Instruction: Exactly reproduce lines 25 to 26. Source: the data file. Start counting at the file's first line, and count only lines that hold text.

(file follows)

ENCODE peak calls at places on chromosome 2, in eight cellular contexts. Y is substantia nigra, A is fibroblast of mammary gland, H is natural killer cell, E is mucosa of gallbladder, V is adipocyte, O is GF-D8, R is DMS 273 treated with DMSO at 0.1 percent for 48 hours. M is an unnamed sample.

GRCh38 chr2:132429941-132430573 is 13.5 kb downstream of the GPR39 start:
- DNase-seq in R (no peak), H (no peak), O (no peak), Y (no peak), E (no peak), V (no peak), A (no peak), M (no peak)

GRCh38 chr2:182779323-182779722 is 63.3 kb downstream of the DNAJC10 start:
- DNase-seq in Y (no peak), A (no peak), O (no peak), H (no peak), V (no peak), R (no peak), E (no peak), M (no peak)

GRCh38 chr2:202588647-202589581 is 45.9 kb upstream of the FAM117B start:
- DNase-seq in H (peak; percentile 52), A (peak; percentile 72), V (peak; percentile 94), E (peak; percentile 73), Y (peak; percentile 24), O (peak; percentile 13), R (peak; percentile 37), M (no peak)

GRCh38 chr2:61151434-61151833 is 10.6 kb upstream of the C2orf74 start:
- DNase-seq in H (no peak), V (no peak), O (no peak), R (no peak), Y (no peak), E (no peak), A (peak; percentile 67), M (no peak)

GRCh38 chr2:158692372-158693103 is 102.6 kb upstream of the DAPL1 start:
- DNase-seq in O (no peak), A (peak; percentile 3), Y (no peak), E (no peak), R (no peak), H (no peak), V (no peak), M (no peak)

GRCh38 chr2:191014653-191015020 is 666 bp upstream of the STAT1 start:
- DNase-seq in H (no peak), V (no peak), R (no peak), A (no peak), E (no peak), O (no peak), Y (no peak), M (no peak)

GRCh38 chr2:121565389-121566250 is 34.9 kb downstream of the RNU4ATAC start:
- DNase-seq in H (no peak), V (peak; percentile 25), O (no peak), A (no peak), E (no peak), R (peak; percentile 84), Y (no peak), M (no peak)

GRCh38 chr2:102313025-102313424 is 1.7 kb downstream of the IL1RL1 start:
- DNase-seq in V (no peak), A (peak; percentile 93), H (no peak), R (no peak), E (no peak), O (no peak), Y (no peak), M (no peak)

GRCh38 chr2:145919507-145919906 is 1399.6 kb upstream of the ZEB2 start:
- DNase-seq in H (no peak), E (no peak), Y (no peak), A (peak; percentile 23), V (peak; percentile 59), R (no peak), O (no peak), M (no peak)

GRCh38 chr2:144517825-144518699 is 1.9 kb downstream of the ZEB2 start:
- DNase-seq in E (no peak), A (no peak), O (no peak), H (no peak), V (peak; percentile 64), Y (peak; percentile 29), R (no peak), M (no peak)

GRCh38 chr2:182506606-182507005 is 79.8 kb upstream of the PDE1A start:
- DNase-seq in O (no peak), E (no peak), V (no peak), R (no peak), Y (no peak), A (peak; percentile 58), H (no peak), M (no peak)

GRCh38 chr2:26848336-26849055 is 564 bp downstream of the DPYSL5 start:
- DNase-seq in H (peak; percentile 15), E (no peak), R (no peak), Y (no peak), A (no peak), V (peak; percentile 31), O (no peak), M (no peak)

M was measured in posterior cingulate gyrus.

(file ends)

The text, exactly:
- DNase-seq in H (peak; percentile 15), E (no peak), R (no peak), Y (no peak), A (no peak), V (peak; percentile 31), O (no peak), M (no peak)

M was measured in posterior cingulate gyrus.